Bring the issue home. Make sure that your organisation throughout all levels understands the human element of what this all means. It is important to integrate the ‘why’ into all initiatives and disclosures. Taking your employees along the journey enables a broader reach to more stakeholders and will assist in creating value. This could involve an event or external training with a partner NGO or even sending employees on an overseas immersion into a community which has experienced modern slavery to gain a unique, first-hand understanding of the context and the challenges of remediation. Nicole D’Souza explained that Konica Minolta formed a partnership with Project Futures and now sends employees on an immersion trip to Cambodia to experience issues of human trafficking and modern slavery on the ground.
Victoria is a partner in Risk Advisory and leads the responsible business practice. Victoria’s work focuses on developing ethical corporations, with strong cultures who build trust with external stakeholders. Victoria brings 19 years of expertise in ethics, cultural integrity, and corporate responsibility. Throughout her career, Victoria has helped organisations in Australia and globally understand and address ethical challenges, minimise risks, maintain trust with stakeholders, and reduce social and environmental impacts. Practically, Victoria lead’s the firm practices in ethics, risk culture and human rights services portfolios. Victoria’s consulting and commercial experience has seen her lead multi-disciplinary teams predominantly servicing financial services, energy & resources, and government, amongst other sectors.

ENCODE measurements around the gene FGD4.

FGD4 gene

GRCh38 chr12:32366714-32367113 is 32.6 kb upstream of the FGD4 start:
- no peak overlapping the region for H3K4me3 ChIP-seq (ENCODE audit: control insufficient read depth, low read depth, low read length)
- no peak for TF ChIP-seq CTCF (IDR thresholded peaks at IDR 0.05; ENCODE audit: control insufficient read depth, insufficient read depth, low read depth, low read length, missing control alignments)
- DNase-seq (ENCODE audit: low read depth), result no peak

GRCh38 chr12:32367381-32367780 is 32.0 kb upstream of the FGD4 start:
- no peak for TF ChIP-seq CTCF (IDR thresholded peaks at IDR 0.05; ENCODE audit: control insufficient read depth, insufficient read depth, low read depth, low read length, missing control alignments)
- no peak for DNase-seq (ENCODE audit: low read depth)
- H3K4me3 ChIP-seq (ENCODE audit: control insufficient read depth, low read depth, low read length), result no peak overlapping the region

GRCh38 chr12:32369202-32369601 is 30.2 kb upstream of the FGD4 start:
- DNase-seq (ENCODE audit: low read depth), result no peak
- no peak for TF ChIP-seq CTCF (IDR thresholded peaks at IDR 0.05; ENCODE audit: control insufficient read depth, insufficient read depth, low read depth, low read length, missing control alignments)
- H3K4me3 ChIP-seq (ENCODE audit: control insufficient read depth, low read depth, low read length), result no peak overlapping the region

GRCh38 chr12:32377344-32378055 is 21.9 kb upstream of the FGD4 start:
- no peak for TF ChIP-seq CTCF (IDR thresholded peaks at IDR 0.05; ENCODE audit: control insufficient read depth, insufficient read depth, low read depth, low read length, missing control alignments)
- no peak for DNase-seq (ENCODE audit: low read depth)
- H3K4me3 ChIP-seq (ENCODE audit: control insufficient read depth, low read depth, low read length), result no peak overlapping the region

Justine Autour is a lawyer with extensive experience in the private sector, currently working as consultant at Deloitte in Sydney. She previously worked at the United Nations in New York, at Sustainable Brands Paris (BSR), KPMG and has been recognised for her work in the Pro Bono and Human rights sector: Winner of the Pro Bono Award at the Lawyers Weekly 30 Under 30 Awards 2016 and winner of the Colin Biggers Pro Bono Lawyer of the Year Award 2015.